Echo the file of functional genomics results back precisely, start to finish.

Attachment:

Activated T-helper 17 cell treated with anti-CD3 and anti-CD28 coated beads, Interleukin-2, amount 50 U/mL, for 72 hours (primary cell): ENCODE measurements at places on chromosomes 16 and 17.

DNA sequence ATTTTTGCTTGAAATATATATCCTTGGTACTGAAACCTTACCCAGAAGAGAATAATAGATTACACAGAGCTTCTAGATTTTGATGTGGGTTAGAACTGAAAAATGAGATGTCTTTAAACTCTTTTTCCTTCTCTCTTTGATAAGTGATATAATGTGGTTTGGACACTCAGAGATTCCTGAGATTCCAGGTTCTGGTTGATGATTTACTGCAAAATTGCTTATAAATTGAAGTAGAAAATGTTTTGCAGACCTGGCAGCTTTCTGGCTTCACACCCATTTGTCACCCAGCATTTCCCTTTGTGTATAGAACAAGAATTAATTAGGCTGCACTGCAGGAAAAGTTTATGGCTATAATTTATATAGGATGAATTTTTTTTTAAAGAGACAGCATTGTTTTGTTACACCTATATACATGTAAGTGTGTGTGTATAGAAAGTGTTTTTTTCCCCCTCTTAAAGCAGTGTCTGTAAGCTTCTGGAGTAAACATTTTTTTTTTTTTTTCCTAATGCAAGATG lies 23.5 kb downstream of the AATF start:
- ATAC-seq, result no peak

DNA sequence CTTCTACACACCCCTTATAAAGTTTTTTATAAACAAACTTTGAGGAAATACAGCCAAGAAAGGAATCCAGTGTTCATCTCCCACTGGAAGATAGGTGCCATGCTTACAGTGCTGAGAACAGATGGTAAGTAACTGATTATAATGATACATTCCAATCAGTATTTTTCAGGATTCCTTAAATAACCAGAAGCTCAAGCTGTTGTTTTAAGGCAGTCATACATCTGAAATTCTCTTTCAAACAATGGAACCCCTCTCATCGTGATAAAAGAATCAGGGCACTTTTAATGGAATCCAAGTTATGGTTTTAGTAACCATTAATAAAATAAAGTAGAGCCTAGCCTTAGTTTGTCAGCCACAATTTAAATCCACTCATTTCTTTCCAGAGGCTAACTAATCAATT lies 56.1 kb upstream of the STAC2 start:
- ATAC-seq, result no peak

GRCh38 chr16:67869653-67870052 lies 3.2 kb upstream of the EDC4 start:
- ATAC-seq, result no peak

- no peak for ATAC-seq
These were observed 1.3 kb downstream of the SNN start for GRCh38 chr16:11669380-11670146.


Activated T-helper 17 cell treated with anti-CD3 and anti-CD28 coated beads, Interleukin-2, amount 50 U/mL, for 72 hours (primary cell): ENCODE measurements at places on chromosomes 16 and 17.

DNA sequence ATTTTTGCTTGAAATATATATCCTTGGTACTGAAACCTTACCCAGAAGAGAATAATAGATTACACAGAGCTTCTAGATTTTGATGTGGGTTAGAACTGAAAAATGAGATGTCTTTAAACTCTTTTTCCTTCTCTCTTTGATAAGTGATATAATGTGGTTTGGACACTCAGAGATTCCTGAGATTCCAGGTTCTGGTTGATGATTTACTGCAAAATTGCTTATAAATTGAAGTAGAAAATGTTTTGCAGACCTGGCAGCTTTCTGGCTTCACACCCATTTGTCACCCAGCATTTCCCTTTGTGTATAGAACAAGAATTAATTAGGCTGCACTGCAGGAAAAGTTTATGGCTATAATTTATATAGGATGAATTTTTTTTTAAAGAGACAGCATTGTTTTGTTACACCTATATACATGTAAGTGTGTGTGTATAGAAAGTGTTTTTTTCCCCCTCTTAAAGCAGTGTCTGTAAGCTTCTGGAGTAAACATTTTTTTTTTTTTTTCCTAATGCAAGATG lies 23.5 kb downstream of the AATF start:
- ATAC-seq, result no peak

DNA sequence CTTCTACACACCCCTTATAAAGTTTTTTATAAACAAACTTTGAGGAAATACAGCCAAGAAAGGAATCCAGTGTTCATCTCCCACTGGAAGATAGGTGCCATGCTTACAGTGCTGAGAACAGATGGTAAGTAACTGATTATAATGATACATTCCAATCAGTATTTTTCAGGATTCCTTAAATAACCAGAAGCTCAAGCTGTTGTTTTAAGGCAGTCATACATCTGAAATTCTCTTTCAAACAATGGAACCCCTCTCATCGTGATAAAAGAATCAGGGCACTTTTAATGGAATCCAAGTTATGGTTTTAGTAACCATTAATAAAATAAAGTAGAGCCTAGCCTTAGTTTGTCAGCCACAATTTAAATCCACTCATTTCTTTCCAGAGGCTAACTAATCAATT lies 56.1 kb upstream of the STAC2 start:
- ATAC-seq, result no peak

GRCh38 chr16:67869653-67870052 lies 3.2 kb upstream of the EDC4 start:
- ATAC-seq, result no peak

- no peak for ATAC-seq
These were observed 1.3 kb downstream of the SNN start for GRCh38 chr16:11669380-11670146.